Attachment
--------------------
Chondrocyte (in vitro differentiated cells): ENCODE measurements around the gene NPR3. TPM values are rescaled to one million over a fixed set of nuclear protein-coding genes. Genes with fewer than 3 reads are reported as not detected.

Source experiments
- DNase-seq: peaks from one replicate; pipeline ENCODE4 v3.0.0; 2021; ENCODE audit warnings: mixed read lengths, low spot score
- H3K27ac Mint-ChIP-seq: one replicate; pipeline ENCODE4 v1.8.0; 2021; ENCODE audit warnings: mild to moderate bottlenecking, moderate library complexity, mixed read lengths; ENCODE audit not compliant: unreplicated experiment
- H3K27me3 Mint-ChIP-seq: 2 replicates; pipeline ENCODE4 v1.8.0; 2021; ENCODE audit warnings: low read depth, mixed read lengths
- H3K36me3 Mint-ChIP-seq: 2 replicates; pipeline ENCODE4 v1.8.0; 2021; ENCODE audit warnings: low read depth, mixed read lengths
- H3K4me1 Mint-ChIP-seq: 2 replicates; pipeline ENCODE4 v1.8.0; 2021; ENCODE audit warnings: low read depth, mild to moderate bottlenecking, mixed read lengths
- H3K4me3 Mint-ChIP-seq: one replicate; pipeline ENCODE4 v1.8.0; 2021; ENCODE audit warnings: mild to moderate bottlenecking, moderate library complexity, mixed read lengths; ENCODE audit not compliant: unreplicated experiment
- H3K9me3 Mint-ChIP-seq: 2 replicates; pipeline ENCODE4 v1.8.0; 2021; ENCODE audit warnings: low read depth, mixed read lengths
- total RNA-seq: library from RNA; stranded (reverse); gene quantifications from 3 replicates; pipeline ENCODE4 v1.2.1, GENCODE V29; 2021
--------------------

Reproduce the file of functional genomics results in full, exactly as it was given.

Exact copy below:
Chondrocyte (in vitro differentiated cells): ENCODE measurements around the gene NPR3. TPM values are rescaled to one million over a fixed set of nuclear protein-coding genes. Genes with fewer than 3 reads are reported as not detected.

Source experiments
- DNase-seq: peaks from one replicate; pipeline ENCODE4 v3.0.0; 2021; ENCODE audit warnings: mixed read lengths, low spot score
- H3K27ac Mint-ChIP-seq: one replicate; pipeline ENCODE4 v1.8.0; 2021; ENCODE audit warnings: mild to moderate bottlenecking, moderate library complexity, mixed read lengths; ENCODE audit not compliant: unreplicated experiment
- H3K27me3 Mint-ChIP-seq: 2 replicates; pipeline ENCODE4 v1.8.0; 2021; ENCODE audit warnings: low read depth, mixed read lengths
- H3K36me3 Mint-ChIP-seq: 2 replicates; pipeline ENCODE4 v1.8.0; 2021; ENCODE audit warnings: low read depth, mixed read lengths
- H3K4me1 Mint-ChIP-seq: 2 replicates; pipeline ENCODE4 v1.8.0; 2021; ENCODE audit warnings: low read depth, mild to moderate bottlenecking, mixed read lengths
- H3K4me3 Mint-ChIP-seq: one replicate; pipeline ENCODE4 v1.8.0; 2021; ENCODE audit warnings: mild to moderate bottlenecking, moderate library complexity, mixed read lengths; ENCODE audit not compliant: unreplicated experiment
- H3K9me3 Mint-ChIP-seq: 2 replicates; pipeline ENCODE4 v1.8.0; 2021; ENCODE audit warnings: low read depth, mixed read lengths
- total RNA-seq: library from RNA; stranded (reverse); gene quantifications from 3 replicates; pipeline ENCODE4 v1.2.1, GENCODE V29; 2021